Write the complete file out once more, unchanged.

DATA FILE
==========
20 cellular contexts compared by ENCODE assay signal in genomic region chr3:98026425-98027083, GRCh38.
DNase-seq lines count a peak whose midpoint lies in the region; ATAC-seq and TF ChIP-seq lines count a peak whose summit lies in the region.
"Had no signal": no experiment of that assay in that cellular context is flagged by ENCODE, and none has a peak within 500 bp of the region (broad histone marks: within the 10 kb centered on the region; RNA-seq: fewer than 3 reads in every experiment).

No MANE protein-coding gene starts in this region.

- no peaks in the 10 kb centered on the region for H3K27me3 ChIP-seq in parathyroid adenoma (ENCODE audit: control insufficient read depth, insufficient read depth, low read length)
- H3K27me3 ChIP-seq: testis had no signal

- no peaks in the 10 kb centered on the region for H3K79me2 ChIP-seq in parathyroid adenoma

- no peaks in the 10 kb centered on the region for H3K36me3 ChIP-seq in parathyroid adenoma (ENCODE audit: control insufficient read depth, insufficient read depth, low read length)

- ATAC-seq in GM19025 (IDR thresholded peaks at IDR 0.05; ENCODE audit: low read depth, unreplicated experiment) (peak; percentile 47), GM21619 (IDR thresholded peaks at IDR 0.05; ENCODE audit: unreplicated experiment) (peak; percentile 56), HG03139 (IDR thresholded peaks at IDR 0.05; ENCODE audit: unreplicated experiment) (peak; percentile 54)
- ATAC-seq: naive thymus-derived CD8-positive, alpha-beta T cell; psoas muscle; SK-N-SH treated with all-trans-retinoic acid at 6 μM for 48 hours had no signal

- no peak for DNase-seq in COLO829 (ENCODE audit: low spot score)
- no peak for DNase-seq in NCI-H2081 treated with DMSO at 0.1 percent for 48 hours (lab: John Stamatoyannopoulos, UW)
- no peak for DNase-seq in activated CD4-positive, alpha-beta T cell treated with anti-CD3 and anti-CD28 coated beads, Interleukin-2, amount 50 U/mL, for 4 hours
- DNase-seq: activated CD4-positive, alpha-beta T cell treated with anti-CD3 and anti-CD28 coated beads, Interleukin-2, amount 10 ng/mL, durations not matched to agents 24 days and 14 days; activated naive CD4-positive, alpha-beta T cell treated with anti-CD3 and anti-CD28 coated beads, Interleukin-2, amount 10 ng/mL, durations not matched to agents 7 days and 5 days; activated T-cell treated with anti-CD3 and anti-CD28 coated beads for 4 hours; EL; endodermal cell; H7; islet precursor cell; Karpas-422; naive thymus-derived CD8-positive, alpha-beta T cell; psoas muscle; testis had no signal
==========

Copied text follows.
20 cellular contexts compared by ENCODE assay signal in genomic region chr3:98026425-98027083, GRCh38.
DNase-seq lines count a peak whose midpoint lies in the region; ATAC-seq and TF ChIP-seq lines count a peak whose summit lies in the region.
"Had no signal": no experiment of that assay in that cellular context is flagged by ENCODE, and none has a peak within 500 bp of the region (broad histone marks: within the 10 kb centered on the region; RNA-seq: fewer than 3 reads in every experiment).

No MANE protein-coding gene starts in this region.

- no peaks in the 10 kb centered on the region for H3K27me3 ChIP-seq in parathyroid adenoma (ENCODE audit: control insufficient read depth, insufficient read depth, low read length)
- H3K27me3 ChIP-seq: testis had no signal

- no peaks in the 10 kb centered on the region for H3K79me2 ChIP-seq in parathyroid adenoma

- no peaks in the 10 kb centered on the region for H3K36me3 ChIP-seq in parathyroid adenoma (ENCODE audit: control insufficient read depth, insufficient read depth, low read length)

- ATAC-seq in GM19025 (IDR thresholded peaks at IDR 0.05; ENCODE audit: low read depth, unreplicated experiment) (peak; percentile 47), GM21619 (IDR thresholded peaks at IDR 0.05; ENCODE audit: unreplicated experiment) (peak; percentile 56), HG03139 (IDR thresholded peaks at IDR 0.05; ENCODE audit: unreplicated experiment) (peak; percentile 54)
- ATAC-seq: naive thymus-derived CD8-positive, alpha-beta T cell; psoas muscle; SK-N-SH treated with all-trans-retinoic acid at 6 μM for 48 hours had no signal

- no peak for DNase-seq in COLO829 (ENCODE audit: low spot score)
- no peak for DNase-seq in NCI-H2081 treated with DMSO at 0.1 percent for 48 hours (lab: John Stamatoyannopoulos, UW)
- no peak for DNase-seq in activated CD4-positive, alpha-beta T cell treated with anti-CD3 and anti-CD28 coated beads, Interleukin-2, amount 50 U/mL, for 4 hours
- DNase-seq: activated CD4-positive, alpha-beta T cell treated with anti-CD3 and anti-CD28 coated beads, Interleukin-2, amount 10 ng/mL, durations not matched to agents 24 days and 14 days; activated naive CD4-positive, alpha-beta T cell treated with anti-CD3 and anti-CD28 coated beads, Interleukin-2, amount 10 ng/mL, durations not matched to agents 7 days and 5 days; activated T-cell treated with anti-CD3 and anti-CD28 coated beads for 4 hours; EL; endodermal cell; H7; islet precursor cell; Karpas-422; naive thymus-derived CD8-positive, alpha-beta T cell; psoas muscle; testis had no signal